Winter Sea (1925) by Paul Nash
After the war, we take down our barricades and sift through the rubble. We walk the low sea wall at night. We take off our uniforms and soak in the tub, assessing our injuries and gazing at our bruises until we can daydream about orange blossoms and libraries with big brown leather chairs and soft hands and open pastures and big blankets, splendor in the grass.
After the war, it feels good to love what you have and love what you don’t have with equal passion. Surrendering to reality includes surrendering to fantasy: You acknowledge the richness of everything within your reach, but you also acquiesce to the sweetness outside your grasp, beyond your fingertips, yellow butterflies floating away like rising smoke, stretching out your longing as far as it can go to brush against something sublime, to find another kind of girl.
I need this. I need you, so I’m dragging you into this. Let’s make our bedroom into a butterfly house and sleep on the driveway with the tomatoes and the tomato rats and the mosquitoes. The butterflies deserve this, we deserve this, the chilled air, the waning moon, tiny bites all over, I still need you, cement digging into our shoulder blades, I still want you here. Don’t be careful not to hurt me. Protect yourself instead. This soldier can survive anything.
After the war, don’t look back at what you never had. You keep telling the same story about who you were before the war, how they broke you. How many gorgeous tapestries can you weave about Jesus? I always hated that part of the museum, Mary and her baby over and over again, placid, disgruntled, disaffected, unmoved, squirming, soft, hard, absent, like the world’s most boring baby book, embossed in gold, a new moral on every page. You say you’re against morals but you keep repeating the same one over and over again, do you hear your words? The moral is that you did it wrong, you fucked it up, placid, disgruntled, disaffected, unmoved, squirming, soft, hard, absent, they fucked you up and then you fucked everything else up after that.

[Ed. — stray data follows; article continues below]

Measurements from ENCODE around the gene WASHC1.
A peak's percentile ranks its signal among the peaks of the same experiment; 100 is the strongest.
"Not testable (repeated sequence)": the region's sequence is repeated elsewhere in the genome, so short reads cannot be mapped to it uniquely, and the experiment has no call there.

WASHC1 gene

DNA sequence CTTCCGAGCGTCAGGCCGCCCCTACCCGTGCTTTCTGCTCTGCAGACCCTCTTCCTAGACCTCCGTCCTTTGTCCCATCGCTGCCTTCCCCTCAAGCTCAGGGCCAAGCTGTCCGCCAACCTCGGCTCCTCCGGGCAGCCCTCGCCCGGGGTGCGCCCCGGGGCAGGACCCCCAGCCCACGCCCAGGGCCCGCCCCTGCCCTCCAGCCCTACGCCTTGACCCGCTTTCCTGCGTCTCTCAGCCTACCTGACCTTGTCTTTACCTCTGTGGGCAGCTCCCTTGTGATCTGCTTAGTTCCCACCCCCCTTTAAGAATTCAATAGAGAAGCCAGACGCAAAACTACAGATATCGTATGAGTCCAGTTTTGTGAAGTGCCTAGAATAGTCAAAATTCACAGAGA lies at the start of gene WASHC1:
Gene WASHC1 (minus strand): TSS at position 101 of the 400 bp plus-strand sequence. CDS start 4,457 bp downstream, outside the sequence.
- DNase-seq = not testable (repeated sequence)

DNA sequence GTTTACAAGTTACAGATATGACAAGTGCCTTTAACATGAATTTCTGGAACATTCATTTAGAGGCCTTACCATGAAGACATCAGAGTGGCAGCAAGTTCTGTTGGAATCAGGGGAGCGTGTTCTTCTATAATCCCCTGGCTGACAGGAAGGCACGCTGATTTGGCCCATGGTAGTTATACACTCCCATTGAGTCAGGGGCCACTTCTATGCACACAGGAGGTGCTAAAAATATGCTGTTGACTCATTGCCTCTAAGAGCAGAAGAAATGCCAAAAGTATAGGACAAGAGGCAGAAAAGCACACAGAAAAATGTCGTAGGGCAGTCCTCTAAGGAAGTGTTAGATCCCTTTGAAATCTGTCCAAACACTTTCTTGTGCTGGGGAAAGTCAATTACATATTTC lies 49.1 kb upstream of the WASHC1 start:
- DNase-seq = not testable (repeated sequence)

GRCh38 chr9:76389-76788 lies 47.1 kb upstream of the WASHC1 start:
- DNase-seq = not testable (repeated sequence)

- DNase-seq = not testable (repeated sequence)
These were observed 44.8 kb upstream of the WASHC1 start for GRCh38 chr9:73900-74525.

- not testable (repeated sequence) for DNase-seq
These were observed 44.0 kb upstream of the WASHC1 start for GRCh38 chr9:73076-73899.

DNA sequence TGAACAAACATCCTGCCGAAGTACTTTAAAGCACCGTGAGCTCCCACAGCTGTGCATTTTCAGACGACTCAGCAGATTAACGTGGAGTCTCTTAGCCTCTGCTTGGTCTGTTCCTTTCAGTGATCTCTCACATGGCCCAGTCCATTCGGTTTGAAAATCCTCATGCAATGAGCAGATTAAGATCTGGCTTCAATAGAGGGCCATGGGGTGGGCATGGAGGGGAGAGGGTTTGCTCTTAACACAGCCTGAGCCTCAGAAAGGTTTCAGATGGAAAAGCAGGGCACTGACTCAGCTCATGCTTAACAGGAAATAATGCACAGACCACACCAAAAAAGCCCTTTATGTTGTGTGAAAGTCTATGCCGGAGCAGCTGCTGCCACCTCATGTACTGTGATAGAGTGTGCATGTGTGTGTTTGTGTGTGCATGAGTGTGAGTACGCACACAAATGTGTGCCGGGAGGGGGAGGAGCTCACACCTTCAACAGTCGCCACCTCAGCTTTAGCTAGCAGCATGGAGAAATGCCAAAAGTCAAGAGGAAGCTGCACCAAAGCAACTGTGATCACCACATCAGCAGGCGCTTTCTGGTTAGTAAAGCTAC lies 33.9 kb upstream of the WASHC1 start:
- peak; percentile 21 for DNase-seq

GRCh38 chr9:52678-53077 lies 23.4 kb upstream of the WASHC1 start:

Stretch out your longing as far as it can go, become another kind of girl, caress the sublime, this solider loves you for who you were as a child and who you are today and who you’ll be tomorrow and the next day. The middle part is well documented, that’s for the fandoms, the compulsively nostalgic, addicted to the repetitive punishment of bad pop songs. Let’s leave that behind us, nothing can bring back the hour, forget the meanest flower, heaven is right here. It’s time to ride into Jerusalem on a donkey’s back, a simple animal of peace, daydreaming, relishing these waving branches, preparing to feel forsaken, sweet betrayal, sordid resurrection, I see you, feel that, let it in.
When I was younger, men only wanted to talk to me in the dark. I had to feel my way to who was sincere and who wasn’t. It wasn’t that hard to feel the difference. Now I can feel it from hundreds of miles away. Now my cells know who’s genuine. Now I’m more beautiful with the lights on, even after the war, dirty bombs replaced by wicked moons, pulling the tides around. Save your pity for the weak. I’ll always have more supplicants, clutching their rosaries, each bead representing a song: This one is a jagged ballad for us sinners, this one is about young lambs and rats and butterflies, this one is about burning your old tapestries so you can finally rise from the dead.
After the war, I’m rising with the tides, commanded by these wicked moons, relishing this abundance. Across the ocean they’re already on their way to me, dizzy from my waves, already dropping to their knees, blood and ripped sails, child’s pose, salty drifts of foam dancing across the deck.
Mercy implies sin. My love for you is more simple than that. I just want to take care of you. It feels good. It’s not pity and you’re not weak. You didn’t fuck anything up. You did exactly what you needed to do in order to arrive on this perfect, gloomy shore, at my feet, emancipated, humbled, alive in your grief, luminous, full of grace, electrified. Let’s rise above this crooked world like smoke. Don’t attach a moral to this story. We deserve so much better than that.